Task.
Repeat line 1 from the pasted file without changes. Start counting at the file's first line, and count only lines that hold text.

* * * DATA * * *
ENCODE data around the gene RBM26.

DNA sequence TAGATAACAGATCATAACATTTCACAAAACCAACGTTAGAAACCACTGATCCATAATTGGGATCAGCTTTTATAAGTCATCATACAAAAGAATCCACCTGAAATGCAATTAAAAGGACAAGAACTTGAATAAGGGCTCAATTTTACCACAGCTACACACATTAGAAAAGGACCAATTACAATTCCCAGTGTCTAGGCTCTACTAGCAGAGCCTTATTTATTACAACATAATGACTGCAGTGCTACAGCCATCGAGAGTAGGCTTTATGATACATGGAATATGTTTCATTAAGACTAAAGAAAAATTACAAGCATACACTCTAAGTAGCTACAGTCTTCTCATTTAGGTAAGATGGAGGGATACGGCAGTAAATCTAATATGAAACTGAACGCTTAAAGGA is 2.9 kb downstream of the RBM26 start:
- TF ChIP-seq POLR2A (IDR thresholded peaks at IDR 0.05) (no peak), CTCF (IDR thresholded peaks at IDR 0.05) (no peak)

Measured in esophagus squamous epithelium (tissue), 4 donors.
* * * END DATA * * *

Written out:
ENCODE data around the gene RBM26.